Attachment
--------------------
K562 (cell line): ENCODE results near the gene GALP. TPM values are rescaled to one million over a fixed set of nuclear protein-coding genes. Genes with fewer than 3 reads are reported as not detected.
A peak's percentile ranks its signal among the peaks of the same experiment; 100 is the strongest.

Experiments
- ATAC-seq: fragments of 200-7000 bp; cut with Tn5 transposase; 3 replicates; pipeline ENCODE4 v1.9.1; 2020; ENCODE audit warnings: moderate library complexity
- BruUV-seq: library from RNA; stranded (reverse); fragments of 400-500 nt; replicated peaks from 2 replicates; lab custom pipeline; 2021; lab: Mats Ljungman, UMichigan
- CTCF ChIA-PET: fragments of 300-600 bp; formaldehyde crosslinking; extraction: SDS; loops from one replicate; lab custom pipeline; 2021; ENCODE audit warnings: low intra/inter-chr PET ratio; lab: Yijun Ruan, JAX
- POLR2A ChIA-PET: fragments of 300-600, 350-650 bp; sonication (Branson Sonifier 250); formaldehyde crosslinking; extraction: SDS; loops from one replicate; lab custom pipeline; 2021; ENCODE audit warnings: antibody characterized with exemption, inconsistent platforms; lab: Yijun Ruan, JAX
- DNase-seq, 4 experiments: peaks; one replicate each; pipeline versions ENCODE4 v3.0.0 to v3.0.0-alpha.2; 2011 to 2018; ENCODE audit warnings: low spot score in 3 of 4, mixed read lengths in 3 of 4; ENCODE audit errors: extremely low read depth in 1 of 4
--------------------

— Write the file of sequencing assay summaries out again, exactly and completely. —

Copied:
K562 (cell line): ENCODE results near the gene GALP. TPM values are rescaled to one million over a fixed set of nuclear protein-coding genes. Genes with fewer than 3 reads are reported as not detected.
A peak's percentile ranks its signal among the peaks of the same experiment; 100 is the strongest.

Experiments
- ATAC-seq: fragments of 200-7000 bp; cut with Tn5 transposase; 3 replicates; pipeline ENCODE4 v1.9.1; 2020; ENCODE audit warnings: moderate library complexity
- BruUV-seq: library from RNA; stranded (reverse); fragments of 400-500 nt; replicated peaks from 2 replicates; lab custom pipeline; 2021; lab: Mats Ljungman, UMichigan
- CTCF ChIA-PET: fragments of 300-600 bp; formaldehyde crosslinking; extraction: SDS; loops from one replicate; lab custom pipeline; 2021; ENCODE audit warnings: low intra/inter-chr PET ratio; lab: Yijun Ruan, JAX
- POLR2A ChIA-PET: fragments of 300-600, 350-650 bp; sonication (Branson Sonifier 250); formaldehyde crosslinking; extraction: SDS; loops from one replicate; lab custom pipeline; 2021; ENCODE audit warnings: antibody characterized with exemption, inconsistent platforms; lab: Yijun Ruan, JAX
- DNase-seq, 4 experiments: peaks; one replicate each; pipeline versions ENCODE4 v3.0.0 to v3.0.0-alpha.2; 2011 to 2018; ENCODE audit warnings: low spot score in 3 of 4, mixed read lengths in 3 of 4; ENCODE audit errors: extremely low read depth in 1 of 4